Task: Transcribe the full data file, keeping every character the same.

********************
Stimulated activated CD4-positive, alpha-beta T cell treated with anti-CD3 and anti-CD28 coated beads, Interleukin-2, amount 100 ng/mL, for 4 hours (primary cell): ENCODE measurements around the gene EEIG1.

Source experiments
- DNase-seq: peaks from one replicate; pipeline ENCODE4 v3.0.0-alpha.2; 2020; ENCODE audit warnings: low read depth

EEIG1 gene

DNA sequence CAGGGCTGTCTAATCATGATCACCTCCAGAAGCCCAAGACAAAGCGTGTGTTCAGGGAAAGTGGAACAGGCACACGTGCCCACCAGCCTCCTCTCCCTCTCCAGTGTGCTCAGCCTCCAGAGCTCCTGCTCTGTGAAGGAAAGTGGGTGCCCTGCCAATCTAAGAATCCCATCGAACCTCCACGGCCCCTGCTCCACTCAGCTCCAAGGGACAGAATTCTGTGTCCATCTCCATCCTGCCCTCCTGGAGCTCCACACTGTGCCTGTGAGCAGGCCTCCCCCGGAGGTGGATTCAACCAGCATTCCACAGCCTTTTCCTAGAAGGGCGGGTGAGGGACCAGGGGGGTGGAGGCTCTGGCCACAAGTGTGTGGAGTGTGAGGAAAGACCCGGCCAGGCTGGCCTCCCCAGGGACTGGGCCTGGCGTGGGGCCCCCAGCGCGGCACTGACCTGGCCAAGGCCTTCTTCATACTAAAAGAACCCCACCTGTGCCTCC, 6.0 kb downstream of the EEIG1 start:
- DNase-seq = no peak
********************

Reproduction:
Stimulated activated CD4-positive, alpha-beta T cell treated with anti-CD3 and anti-CD28 coated beads, Interleukin-2, amount 100 ng/mL, for 4 hours (primary cell): ENCODE measurements around the gene EEIG1.

Source experiments
- DNase-seq: peaks from one replicate; pipeline ENCODE4 v3.0.0-alpha.2; 2020; ENCODE audit warnings: low read depth

EEIG1 gene

DNA sequence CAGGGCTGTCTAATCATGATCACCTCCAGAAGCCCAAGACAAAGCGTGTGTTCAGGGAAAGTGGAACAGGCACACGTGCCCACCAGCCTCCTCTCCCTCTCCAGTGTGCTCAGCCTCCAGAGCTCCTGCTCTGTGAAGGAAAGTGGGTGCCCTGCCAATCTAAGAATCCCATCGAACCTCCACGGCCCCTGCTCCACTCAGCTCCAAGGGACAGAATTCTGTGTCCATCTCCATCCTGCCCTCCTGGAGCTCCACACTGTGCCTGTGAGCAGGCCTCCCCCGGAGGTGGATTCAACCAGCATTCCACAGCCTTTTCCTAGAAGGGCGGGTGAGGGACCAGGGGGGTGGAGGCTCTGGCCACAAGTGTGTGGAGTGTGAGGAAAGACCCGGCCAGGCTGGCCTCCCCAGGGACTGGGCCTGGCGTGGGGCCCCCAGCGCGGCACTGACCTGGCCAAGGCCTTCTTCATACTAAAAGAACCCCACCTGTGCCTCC, 6.0 kb downstream of the EEIG1 start:
- DNase-seq = no peak